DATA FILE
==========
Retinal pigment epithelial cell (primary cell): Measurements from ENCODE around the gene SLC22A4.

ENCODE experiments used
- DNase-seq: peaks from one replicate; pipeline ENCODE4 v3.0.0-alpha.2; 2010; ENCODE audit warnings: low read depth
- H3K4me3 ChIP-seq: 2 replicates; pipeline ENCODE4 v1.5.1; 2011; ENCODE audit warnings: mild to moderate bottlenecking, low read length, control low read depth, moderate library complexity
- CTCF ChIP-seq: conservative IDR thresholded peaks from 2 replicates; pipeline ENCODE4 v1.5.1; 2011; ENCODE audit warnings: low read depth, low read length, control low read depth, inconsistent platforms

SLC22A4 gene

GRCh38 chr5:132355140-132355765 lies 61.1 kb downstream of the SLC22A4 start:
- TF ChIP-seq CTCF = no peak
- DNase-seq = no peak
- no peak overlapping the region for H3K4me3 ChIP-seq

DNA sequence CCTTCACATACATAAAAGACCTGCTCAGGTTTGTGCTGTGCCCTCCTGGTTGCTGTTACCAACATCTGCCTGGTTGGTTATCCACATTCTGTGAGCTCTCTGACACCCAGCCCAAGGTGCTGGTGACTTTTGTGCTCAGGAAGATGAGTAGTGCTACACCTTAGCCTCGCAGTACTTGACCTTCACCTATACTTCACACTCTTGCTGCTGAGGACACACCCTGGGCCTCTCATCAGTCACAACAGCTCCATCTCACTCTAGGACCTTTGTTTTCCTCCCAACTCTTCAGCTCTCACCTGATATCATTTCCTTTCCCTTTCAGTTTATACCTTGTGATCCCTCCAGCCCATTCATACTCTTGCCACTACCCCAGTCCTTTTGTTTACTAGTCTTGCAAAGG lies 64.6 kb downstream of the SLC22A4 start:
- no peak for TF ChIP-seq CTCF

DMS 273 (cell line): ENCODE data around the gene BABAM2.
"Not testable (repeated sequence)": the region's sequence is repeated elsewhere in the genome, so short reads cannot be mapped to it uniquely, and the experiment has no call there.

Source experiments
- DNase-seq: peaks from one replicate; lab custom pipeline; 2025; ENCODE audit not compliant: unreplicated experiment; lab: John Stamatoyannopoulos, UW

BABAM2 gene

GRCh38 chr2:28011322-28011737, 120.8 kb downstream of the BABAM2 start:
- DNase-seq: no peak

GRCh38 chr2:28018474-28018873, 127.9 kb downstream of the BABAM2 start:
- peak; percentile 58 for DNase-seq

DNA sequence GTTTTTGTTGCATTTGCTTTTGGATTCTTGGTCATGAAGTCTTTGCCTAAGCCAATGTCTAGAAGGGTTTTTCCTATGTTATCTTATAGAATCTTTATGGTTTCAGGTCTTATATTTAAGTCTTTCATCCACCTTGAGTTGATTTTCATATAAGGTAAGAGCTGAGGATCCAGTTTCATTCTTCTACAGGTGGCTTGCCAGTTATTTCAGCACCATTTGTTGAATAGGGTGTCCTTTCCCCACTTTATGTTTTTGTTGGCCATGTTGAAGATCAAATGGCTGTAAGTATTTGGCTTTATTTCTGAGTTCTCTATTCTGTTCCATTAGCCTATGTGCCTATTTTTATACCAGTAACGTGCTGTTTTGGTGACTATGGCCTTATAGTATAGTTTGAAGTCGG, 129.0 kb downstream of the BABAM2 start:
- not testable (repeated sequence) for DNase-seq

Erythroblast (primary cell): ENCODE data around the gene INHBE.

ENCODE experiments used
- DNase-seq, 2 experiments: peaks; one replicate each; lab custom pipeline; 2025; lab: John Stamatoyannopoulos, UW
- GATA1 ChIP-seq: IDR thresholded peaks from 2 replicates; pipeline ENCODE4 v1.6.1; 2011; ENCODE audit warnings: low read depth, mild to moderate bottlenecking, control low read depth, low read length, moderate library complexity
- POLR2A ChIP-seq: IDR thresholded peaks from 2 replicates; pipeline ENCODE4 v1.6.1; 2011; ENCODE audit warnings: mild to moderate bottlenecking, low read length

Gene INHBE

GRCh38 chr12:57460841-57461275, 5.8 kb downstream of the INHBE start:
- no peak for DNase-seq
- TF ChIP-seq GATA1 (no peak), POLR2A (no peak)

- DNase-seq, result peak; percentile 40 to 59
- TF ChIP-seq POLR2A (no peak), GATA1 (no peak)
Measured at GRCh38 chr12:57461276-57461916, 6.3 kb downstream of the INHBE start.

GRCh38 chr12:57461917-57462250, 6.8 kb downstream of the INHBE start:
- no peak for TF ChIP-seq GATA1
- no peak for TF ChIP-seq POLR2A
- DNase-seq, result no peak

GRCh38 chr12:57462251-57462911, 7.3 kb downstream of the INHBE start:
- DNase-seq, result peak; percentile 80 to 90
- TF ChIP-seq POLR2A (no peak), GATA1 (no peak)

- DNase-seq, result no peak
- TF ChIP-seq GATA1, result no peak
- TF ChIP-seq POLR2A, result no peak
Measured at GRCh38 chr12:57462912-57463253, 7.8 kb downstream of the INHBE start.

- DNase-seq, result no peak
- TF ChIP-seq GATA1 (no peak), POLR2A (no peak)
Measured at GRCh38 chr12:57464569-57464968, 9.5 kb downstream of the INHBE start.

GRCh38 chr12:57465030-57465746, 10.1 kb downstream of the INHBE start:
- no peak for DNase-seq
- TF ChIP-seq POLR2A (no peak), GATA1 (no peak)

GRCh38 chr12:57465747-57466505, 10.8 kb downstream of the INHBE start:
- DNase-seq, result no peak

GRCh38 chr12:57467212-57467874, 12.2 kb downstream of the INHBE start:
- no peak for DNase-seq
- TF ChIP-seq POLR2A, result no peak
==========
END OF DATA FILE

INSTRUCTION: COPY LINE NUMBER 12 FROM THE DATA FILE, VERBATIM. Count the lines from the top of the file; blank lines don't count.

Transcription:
- no peak for TF ChIP-seq CTCF